Thiis-Evensen demonstrates that a building's relative degree of inside­ness or outsideness in regard to floor, wall, and roof can be clarified through motion, weight, and substance‑-what he calls the three "existential expressions of architec­ture" (ibid., p. 21). Motion relates to the sense of dynamism or inertia evoked by the architec­tural element--i.e., whether it seems to expand, contract, or rest in balance. Weight involves the sense of heaviness or lightness of the element and its relation to gravity. Substance refers to the material sense of the element--whether it is soft or hard, coarse or fine, warm or cold, and so forth. The result, claims Thiis-Evensen, is an intricate set of tensions between archi­tectur­al elements and experi­ence. 

In his work, Thiis-Evensen assumes that architectural form and space both presuppose and contribute to various shared existential qualities‑-insideness-outsideness, gravity-levity, coldness-warmth, and so forth‑-that mark the foundation of architecture as human beings experience it (Seamon, 1991).

For example, if one studies the lived qualities of stairs, one realizes that narrow stairs typically relate to privacy and make the user move up them more quickly than up wide stairs, which better express publicness and ceremonial significance. Similarly, steep stairs express struggle and strength, isolation and survival--experienced qualities that sometimes lead to the use of steep stairs as a sacred symbol, as in Mayan temples or Rome's Scala Santa.  On the other hand, shallow stairs encourage a calm, comfortable pace and typically involve secular use, as, for example, Michelangelo's steps leading up to the Campidoglio of Rome's Capitoline Hill (Thiis-Evensen, 1987, pp. 89-103).

I discuss Thiis-Evensen's work at length here because it is an exceptional example of one researcher's effort to look at a text‑-buildings in many different times and places‑-and to identify a series of experiential themes that do justice to "the integrity, complexity, and essential being of the phenomenon" (von Eckartsberg, 1998b, p. 50).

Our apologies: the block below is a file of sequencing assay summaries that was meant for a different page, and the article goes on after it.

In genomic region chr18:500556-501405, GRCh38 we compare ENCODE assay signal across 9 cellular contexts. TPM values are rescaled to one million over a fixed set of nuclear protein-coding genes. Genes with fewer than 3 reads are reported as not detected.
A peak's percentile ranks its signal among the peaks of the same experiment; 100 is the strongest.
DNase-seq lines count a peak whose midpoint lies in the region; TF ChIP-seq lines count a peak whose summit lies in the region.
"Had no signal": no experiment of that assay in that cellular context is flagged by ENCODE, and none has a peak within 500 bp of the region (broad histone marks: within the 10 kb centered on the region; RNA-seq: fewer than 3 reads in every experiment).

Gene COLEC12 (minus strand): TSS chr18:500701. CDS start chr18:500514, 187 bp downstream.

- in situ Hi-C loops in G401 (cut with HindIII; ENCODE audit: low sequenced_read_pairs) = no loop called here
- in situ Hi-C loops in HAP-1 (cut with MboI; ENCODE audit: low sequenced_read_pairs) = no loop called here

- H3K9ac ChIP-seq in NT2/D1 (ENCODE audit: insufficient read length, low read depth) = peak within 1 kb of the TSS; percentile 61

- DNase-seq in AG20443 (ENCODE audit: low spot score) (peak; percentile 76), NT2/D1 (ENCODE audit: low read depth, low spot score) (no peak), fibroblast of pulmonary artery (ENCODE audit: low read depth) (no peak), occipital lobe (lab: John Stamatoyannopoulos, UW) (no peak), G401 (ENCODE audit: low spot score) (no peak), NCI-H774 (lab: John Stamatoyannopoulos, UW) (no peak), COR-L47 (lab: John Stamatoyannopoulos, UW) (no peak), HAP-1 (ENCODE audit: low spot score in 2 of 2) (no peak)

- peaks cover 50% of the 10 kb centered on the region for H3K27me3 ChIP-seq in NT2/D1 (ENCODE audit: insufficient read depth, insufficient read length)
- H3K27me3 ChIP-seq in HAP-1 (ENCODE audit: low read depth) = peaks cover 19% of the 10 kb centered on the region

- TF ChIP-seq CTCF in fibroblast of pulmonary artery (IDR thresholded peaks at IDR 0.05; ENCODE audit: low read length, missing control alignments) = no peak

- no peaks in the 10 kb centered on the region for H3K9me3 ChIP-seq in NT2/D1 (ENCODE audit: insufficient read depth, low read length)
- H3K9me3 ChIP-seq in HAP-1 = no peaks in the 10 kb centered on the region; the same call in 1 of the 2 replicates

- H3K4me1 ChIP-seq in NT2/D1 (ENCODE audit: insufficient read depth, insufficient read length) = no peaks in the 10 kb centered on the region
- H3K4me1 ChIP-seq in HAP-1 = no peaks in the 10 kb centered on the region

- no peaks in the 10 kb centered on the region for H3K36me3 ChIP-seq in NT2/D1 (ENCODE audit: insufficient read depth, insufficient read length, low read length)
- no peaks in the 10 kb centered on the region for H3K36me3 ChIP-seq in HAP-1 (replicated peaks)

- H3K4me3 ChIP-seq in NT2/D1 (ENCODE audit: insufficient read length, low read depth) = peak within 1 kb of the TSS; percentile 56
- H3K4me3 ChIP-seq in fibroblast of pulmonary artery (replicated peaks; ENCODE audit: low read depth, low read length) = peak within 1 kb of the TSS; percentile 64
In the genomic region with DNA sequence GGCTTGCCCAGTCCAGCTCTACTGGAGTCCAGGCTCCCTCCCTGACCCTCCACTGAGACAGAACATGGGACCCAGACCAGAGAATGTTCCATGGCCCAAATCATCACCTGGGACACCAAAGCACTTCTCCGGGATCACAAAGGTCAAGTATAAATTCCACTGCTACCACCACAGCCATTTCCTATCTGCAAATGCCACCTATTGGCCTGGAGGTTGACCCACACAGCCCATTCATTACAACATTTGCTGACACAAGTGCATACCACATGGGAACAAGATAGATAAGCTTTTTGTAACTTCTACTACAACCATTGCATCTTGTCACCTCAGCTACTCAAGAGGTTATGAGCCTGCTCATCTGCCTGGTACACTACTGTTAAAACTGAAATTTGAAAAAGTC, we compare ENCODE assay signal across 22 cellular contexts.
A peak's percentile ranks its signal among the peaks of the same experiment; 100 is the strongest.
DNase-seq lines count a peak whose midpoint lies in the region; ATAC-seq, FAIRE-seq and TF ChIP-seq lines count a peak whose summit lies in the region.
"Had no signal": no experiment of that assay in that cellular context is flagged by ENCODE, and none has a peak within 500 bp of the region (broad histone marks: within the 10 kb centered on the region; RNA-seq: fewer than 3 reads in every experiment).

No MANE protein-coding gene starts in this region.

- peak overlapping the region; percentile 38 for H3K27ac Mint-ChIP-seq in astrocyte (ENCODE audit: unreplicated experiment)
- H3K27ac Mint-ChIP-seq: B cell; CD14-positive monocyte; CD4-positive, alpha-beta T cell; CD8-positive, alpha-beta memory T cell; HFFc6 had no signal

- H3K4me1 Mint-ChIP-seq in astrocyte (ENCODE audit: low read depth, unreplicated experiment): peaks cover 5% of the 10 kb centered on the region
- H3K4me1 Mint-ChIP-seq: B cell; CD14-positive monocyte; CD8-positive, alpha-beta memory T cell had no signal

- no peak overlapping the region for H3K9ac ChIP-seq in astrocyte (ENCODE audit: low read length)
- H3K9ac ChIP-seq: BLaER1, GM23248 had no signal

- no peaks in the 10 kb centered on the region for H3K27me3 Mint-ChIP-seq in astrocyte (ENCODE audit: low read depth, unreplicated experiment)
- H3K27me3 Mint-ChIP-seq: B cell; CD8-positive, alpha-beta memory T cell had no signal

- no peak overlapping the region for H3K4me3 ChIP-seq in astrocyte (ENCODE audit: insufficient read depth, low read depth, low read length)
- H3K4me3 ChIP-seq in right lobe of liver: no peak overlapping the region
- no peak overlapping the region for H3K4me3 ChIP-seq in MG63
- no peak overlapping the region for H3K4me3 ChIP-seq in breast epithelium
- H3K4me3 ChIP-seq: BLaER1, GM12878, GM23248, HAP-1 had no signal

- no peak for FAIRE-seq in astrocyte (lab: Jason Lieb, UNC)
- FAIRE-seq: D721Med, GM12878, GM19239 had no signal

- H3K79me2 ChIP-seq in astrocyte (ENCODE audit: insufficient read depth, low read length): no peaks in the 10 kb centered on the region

One test of the value of Thiis-Evensen's experiential theory is that other researchers have found his interpretation to be a useful language for examining in detail the work of specific architects and specific architectural styles (e.g., Kushwah, 1993; Lin, 1991b; Lin and Seamon, 1993; Ramaswami, 1991).

At the same time, it is important to emphasize that Thiis-Evensen does not claim that his way of architectural interpretation is the only way, and clearly there could be other hermeneutics of architecture that would provide other ways of presenting and understanding architectural meaning (e.g., Harries, 1988, 1993, 1997; Mugerauer, 1993; Alexander, 1987, 1993). This is a key aspect of all hermeneutical work: there are many ways to interpret the text, thus interpretation is never complete but always underway.

4.4. Commingling Methods

Very often the phenomenological researcher uses the first-person, existential, and hermeneutic approaches in combination, thus, for example, Nogué i Font (1993), in his phenomenology of the Garroxta landscape, made use of interviews but also did hermeneutic readings of nineteenth-century Garroxtan photographs and the pictures of artists associated with the nineteenth-century Garroxta school of landscape painting.

One of the most sensitive examples of a phenomenological study drawing on multiple methods is Chaffin's study of one Louisiana river landscape as it evokes a sense of place and community (Chaffin, 1989). Chaffin's focus is Isle Brevelle, a 200-year-old river community on the Cane River of Lousiana's Natchitoches Parish.

His conceptual vehicle to explore this place is simple but effective: to move from outside to inside, first, by presenting the region's history and geography, then by interviewing residents, and, finally, by canoeing the Cane River, which he comes to realize is the "focus of the community-at-home-and-at-large" (ibid., p. 41). As he glides by the river banks, he become aware of a rhythm of water, topography, vegetation, and human settlement. He writes: